Trident Nuclear Weapon System Capability


A Trident submarine is on patrol 24 hours a day 365 days a year with the mission of remaining undetected and constantly in receipt of communications so that it is ready to fire when ordered.

This aim has been achieved ever since the first Polaris submarine went on patrol in April 1969


  HMS Vanguard - UK's lead Trident armed submarine

The UK's nuclear deterrent force currently consists of four Vanguard-class submarines each capable of carrying up to 16 Trident II D-5 ballistic nuclear missiles.They are very big - about twice the displacement of a T45 daring class destroyer or a sea going block of flats!

The missiles belong to a common pool managed by the US Government at their Kings Bay facility in the USA.

The independent cross party study group British American Security Council (BASIC) concluded in their July 2014 Report that "If the United States were to withdraw their co-operation completely, the UK nuclear capability would probably have a life expectancy measured in months". 

At least one submarine is constantly on patrol, while one undergoes maintenance and the other two carry out training and work up thereby achieving the aim of Continuous at Sea Deterrence. However, as of September 2020, HMS Vanguard has been in Devonport Dockyard since 2015 for a reactor refuelling not originally intended and which appears to have serious problems with completing.

Each submarine can carry 16 missiles capable of hitting a target up to 7,500 miles away. Each missile can carry 8 warheads capable of being independently targeted.  Each of these  warheads has an explosive force roughly equivalent to 6 x Hiroshima. The lethality of Trident warheads (compared to its Polaris predecessor) is tabulated HERE.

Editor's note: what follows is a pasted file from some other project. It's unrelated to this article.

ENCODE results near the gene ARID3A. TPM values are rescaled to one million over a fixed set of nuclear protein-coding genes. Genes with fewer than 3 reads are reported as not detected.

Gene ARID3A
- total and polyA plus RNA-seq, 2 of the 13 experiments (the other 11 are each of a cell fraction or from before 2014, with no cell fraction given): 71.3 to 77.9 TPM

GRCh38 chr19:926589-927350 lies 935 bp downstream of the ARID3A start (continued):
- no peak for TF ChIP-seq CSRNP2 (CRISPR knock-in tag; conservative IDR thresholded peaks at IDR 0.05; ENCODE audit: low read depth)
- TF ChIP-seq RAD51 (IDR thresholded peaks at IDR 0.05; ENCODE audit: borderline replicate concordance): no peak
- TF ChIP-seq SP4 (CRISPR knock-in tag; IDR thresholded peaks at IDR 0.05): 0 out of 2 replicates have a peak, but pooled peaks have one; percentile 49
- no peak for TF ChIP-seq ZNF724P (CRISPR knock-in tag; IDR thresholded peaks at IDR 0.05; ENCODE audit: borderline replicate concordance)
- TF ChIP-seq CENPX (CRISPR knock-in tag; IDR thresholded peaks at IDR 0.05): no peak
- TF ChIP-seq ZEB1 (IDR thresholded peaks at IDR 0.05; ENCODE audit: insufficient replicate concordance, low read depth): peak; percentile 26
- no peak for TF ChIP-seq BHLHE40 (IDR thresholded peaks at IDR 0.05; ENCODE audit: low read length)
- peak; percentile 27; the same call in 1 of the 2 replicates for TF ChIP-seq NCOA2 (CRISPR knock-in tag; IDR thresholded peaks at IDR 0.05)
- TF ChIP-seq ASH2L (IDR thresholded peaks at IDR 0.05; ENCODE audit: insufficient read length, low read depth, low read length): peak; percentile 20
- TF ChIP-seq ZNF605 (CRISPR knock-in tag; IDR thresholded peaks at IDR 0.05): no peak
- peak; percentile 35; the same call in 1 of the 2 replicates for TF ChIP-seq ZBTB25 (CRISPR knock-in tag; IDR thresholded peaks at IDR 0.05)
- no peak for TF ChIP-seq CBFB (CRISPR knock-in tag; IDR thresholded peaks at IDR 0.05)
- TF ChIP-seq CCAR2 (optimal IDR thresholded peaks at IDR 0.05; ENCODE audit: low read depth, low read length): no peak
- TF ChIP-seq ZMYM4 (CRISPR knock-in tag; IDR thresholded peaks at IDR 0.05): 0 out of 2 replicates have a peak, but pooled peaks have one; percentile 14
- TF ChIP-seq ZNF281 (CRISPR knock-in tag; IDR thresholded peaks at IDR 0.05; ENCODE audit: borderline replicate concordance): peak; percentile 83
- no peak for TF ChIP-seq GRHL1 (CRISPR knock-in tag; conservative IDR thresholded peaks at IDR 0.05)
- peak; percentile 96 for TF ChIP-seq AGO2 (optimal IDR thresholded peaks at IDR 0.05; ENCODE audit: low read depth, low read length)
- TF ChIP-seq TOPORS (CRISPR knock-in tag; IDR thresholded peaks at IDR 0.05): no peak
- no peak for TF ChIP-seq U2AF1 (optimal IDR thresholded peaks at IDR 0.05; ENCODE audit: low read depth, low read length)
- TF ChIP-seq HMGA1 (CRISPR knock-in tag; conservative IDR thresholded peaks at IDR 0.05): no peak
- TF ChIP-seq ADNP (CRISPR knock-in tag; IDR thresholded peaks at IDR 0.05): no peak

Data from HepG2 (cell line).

However, UK has voluntarily reduced the misile load out to 8 per submarine with a maximum of 40 warheads in total. The replacement Dreadnought class will have 12 missiles tubes.

The missiles have been stood down at 'several days notice to fire' and war heads have been un-targeted since the mid 1990s.

If you wish to see what devastation the blast and the fireball will do go to this website. One Trident warhead is 100Kt so use that figure. Remember that this takes no account of airborne long term radiation which will travel hundreds of miles down wind. 

The current fleet will start to be phased out in 2028. It is estimated that the cost of replacing the submarines and running them for over 20 years will cost in excess of £165Bn.


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